• Thu. Jun 13th, 2024

Sarah, Plain and Tall and Feminism


Sarah, Plain and Tall by Patricia MacLachlan

“Did mama sing every day?” asked Caleb. “Every-single-day?” He sat close to the fire, his chin in his hand.  It was dusk, and the dogs lay beside him on the warm hearthstones.

Somehow in my reading lifetime I missed Sarah, Plain and Tall; I recently discovered this gem and can see why it is so beloved.  After Papa is left a widower with small children at home, he puts an ad in the newspaper for a wife.  What he gets is Sarah.  Sarah is a perfect match for Papa and the children and the delightful tale of their growing relationships gently unfolds during the story.

No matter how much I enjoyed the story (and the possibility of reading the sequels) I cannot help thinking that there is no ethnic diversity in the story.  But not nonexistent.  The author very slyly imposes a feminist approach to Sarah’s character.  Sarah is smart and physically strong and is able to perform many tasks around the farm that are traditionally male and forces the family to understand that these abilities are part of her character.  Naturally, Papa has trouble adjusting to this type of woman. These-strong minded female character traits are important for young readers to be exposed to.  This viewpoint provides diversity with Sarah is a role model.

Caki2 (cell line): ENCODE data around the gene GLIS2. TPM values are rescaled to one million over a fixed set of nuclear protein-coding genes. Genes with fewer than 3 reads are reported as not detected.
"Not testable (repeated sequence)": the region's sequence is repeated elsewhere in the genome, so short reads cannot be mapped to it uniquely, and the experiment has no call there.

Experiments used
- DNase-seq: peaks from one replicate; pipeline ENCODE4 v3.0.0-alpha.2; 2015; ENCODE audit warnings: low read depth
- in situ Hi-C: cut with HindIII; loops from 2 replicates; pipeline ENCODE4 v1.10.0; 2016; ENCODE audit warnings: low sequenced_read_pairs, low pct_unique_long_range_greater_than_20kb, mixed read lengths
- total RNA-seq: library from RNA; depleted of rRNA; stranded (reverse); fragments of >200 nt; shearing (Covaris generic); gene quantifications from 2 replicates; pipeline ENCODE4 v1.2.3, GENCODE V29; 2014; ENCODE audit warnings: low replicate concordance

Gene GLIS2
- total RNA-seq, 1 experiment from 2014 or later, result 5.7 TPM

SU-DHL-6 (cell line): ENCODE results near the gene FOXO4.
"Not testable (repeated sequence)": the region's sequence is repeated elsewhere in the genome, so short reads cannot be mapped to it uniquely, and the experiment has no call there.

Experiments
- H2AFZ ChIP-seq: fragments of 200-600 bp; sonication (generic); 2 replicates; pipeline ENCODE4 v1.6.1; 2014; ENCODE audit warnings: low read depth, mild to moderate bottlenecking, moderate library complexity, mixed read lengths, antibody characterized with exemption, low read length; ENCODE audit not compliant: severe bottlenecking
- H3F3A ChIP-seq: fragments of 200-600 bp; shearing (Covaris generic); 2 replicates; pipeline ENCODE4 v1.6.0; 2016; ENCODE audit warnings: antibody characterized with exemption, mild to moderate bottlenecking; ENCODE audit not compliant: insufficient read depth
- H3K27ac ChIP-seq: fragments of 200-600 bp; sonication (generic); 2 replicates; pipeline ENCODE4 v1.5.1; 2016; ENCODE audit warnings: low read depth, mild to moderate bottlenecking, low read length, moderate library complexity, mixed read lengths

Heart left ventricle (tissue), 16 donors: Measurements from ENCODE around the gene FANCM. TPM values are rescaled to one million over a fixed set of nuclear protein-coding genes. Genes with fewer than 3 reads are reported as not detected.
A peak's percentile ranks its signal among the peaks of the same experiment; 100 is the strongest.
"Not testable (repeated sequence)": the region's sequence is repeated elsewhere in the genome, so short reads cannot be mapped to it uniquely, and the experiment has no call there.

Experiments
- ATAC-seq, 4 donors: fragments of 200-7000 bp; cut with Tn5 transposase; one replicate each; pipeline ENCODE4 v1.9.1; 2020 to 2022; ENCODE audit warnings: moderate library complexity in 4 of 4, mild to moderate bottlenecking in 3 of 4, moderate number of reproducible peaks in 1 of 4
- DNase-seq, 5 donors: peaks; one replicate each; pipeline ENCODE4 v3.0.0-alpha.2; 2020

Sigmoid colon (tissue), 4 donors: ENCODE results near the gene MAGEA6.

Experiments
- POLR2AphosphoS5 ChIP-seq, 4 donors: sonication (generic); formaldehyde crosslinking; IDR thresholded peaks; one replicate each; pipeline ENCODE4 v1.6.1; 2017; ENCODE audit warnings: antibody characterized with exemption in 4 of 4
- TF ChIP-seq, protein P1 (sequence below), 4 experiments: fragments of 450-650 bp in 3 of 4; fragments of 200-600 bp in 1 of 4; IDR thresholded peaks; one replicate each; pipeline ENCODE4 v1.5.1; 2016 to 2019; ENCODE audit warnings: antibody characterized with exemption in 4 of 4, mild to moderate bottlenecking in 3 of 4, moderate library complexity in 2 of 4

Diversity benefits this entire family as Sarah decides whether she will stay and become Papa’s wife.

This book is a re-read and counts toward my YA books of the 80s and 90s challenge.

I give this story four paws!

Edited to add: Check out what happened when I read this gem!





Edited to add: Check out what happened when I read this gem!